So I learned I had to lower my energy expenditure, beginning day 6 limiting myself to one Zodiac excursion a day instead of two, sleeping in- skipping breakfast and taking my time dressing. I thought clinically about what I really needed to do to get through the day and worked to cut out any excess for the last four days. I may have missed some things but I’m pretty sure I didn’t miss much.
Then the coup-de-grace, crossing the brutal Drake Crossing from Antarctica to Ushuaia, Argentina (considered a necessary part of the Antarctic experience). The Passage divides the cool, sub-polar conditions of southernmost South America from the frigid, Polar Regions of Antarctica. 600 miles and two days of reliably bad weather, high waves and rolling, bouncing decks. Passengers were lined up in front of the ship’s doctor’s door. Mercifully, I did not get seasick but it was pretty uncomfortable trying to eat and sleep when you’re chasing food across the table and holding on to avoid being tossed out of my bunk.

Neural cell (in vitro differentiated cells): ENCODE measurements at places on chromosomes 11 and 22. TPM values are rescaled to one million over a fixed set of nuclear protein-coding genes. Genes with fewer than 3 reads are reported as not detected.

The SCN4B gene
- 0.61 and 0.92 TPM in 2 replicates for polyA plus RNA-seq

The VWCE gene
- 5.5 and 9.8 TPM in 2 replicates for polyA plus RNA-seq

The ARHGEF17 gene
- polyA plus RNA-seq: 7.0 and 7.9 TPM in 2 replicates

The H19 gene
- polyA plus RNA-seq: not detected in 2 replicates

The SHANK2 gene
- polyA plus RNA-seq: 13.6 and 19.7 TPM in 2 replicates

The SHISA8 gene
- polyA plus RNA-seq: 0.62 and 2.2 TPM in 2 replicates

It was a hard trip from stem to stern and when I finally got home after two days in airports and airplanes, I just collapsed for a day. But it was truly a once-in-a-lifetime event not many get to experience.
Addendum: a word about Whales.
99.9% of the entire whale population was decimated before the year 2000. It became obvious that something had to be done so an International consortium was formed to regulate the issue and harass scofflaws (Japan). Most of the blubber rendered in Norway is used to make margarine. Today, the hunting and killing of whales is no longer the main cause of their population decline. It’s now them getting snagged in lobster and shrimp traps and getting hit by fast moving ships in shipping lanes. Strategy for “saving whales” is ongoing by very hard working scientists and populations are increasing.